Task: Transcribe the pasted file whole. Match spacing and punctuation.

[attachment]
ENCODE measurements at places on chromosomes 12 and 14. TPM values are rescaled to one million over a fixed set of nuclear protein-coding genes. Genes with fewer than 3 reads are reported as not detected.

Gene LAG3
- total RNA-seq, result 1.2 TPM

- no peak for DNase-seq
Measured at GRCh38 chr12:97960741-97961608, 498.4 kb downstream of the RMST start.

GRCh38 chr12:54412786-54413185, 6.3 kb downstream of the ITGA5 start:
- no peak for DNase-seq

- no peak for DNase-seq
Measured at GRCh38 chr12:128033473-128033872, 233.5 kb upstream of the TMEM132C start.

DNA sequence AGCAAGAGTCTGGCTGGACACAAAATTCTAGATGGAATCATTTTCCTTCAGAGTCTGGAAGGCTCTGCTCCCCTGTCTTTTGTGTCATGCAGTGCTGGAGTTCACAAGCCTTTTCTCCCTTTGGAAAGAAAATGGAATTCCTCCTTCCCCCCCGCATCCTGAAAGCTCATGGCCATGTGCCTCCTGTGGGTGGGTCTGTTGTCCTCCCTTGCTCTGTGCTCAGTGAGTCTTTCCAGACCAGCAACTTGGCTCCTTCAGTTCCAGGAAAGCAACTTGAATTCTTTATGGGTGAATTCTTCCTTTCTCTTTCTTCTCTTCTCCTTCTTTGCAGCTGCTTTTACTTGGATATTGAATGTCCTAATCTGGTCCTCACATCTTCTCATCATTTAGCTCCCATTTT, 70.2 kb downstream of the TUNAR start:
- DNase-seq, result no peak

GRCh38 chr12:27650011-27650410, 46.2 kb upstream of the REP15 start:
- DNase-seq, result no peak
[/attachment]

ENCODE measurements at places on chromosomes 12 and 14. TPM values are rescaled to one million over a fixed set of nuclear protein-coding genes. Genes with fewer than 3 reads are reported as not detected.

Gene LAG3
- total RNA-seq, result 1.2 TPM

- no peak for DNase-seq
Measured at GRCh38 chr12:97960741-97961608, 498.4 kb downstream of the RMST start.

GRCh38 chr12:54412786-54413185, 6.3 kb downstream of the ITGA5 start:
- no peak for DNase-seq

- no peak for DNase-seq
Measured at GRCh38 chr12:128033473-128033872, 233.5 kb upstream of the TMEM132C start.

DNA sequence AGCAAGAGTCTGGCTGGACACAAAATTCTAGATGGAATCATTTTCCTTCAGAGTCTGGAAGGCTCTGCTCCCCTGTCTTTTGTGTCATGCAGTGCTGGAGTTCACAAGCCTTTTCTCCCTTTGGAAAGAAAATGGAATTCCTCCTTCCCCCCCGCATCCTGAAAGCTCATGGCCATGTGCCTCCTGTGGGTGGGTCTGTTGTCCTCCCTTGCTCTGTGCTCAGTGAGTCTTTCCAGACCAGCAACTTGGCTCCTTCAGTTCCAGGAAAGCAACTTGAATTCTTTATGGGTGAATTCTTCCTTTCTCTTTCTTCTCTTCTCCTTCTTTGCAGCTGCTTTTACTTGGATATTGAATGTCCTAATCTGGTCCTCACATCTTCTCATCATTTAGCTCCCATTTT, 70.2 kb downstream of the TUNAR start:
- DNase-seq, result no peak

GRCh38 chr12:27650011-27650410, 46.2 kb upstream of the REP15 start:
- DNase-seq, result no peak